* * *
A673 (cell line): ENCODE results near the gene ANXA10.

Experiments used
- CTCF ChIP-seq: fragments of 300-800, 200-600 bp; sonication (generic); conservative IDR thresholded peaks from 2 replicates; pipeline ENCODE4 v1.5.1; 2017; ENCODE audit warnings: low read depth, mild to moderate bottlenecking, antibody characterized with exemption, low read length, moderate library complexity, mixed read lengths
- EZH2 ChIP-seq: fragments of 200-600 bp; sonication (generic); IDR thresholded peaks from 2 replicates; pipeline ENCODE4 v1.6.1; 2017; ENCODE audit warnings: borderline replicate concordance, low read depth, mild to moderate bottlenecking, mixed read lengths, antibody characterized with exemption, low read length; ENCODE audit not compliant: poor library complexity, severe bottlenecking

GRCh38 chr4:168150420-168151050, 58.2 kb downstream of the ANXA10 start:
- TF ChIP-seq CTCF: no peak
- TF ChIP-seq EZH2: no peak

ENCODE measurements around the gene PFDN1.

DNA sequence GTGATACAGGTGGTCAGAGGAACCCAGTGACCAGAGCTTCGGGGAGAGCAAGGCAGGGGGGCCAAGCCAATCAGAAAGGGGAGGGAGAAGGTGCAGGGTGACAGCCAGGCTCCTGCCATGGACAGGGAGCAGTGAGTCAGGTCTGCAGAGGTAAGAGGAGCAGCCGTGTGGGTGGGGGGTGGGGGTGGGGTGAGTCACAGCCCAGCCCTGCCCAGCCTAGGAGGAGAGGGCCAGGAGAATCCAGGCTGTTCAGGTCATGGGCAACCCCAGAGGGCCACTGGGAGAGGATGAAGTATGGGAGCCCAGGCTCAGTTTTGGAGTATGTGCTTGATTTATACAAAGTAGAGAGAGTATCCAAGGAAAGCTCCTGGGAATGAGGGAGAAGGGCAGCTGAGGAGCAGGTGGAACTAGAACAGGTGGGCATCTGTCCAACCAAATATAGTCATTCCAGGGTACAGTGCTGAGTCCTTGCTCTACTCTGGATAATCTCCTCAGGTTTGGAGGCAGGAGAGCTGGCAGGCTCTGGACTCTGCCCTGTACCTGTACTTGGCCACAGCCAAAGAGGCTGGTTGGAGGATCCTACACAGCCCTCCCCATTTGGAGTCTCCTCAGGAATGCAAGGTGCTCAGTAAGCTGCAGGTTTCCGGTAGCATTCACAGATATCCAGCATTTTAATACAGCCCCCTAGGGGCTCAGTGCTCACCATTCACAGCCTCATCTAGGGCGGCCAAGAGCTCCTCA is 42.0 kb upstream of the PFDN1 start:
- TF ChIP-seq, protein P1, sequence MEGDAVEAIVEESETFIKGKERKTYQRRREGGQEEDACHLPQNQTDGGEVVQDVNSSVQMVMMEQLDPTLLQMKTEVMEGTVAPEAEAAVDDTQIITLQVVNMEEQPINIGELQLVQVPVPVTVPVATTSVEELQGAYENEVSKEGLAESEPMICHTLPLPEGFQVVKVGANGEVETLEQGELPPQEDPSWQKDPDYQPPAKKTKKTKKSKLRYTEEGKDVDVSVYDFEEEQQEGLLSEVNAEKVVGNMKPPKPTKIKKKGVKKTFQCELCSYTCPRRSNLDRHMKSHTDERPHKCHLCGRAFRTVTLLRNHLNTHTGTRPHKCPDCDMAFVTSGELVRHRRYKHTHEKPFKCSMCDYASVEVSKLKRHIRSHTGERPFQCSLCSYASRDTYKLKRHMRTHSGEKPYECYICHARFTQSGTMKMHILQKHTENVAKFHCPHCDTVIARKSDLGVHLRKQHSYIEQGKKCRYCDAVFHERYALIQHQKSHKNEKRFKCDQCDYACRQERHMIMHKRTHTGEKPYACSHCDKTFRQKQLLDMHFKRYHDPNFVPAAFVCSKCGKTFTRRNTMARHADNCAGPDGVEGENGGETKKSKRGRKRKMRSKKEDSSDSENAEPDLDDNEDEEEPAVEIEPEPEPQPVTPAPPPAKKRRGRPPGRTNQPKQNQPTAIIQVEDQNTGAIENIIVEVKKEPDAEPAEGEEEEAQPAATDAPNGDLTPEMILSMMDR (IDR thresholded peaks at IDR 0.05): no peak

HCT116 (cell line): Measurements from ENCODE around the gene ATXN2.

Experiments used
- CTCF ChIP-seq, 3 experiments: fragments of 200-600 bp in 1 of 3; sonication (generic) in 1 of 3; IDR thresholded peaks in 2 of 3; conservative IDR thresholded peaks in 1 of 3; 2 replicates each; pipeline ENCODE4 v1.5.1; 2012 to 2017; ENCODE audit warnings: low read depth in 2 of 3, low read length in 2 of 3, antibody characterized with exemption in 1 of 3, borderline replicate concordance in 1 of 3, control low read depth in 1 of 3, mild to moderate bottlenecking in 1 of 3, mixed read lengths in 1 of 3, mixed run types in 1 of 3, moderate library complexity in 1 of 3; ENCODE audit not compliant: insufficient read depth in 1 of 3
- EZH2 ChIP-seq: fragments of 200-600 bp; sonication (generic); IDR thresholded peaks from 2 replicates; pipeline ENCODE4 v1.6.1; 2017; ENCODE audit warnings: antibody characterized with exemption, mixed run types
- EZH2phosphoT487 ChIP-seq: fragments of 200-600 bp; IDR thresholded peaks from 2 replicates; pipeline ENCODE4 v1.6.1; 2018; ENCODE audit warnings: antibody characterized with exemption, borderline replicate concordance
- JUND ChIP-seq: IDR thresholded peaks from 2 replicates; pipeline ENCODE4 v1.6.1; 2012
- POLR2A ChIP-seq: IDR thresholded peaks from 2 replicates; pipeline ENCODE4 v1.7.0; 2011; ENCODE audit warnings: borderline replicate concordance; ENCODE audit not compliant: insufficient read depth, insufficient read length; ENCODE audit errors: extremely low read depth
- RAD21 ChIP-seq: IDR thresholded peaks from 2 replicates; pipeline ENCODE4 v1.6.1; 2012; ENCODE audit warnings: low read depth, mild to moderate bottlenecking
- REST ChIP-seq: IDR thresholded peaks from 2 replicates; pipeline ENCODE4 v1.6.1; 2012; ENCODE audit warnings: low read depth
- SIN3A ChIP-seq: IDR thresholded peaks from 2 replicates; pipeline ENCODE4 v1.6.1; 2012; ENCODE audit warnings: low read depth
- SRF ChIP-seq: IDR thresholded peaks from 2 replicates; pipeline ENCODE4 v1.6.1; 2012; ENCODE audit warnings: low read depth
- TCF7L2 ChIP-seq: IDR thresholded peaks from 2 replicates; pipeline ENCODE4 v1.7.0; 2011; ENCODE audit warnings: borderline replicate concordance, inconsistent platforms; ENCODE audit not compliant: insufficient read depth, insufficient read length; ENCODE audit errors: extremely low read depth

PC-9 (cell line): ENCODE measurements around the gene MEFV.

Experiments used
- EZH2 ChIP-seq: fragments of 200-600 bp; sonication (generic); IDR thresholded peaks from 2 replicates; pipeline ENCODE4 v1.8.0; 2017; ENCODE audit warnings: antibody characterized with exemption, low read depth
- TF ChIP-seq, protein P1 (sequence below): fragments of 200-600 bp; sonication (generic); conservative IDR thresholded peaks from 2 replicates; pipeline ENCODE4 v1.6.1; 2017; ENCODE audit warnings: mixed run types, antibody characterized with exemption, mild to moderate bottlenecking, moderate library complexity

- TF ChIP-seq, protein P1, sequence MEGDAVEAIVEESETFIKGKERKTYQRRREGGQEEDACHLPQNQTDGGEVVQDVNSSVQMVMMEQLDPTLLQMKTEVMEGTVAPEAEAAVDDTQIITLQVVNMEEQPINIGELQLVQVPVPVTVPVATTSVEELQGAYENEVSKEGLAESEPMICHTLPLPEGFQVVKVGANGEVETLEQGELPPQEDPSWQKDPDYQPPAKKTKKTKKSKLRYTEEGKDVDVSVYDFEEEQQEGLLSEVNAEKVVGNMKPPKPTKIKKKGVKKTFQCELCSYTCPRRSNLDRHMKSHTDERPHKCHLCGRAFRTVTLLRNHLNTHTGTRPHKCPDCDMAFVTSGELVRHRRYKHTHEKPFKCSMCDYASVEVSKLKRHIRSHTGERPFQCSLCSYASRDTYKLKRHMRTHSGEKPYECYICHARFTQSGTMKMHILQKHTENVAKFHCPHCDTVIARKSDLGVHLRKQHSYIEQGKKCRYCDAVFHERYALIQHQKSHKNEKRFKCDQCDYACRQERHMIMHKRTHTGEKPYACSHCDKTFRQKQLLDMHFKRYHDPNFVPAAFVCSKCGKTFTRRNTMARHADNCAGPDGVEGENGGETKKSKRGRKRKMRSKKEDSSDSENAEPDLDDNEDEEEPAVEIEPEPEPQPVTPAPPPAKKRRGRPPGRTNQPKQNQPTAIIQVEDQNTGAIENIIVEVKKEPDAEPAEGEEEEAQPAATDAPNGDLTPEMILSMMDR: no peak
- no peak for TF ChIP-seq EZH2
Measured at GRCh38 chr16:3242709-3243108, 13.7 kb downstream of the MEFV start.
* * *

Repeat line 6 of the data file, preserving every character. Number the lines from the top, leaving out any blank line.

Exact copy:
- TF ChIP-seq CTCF: no peak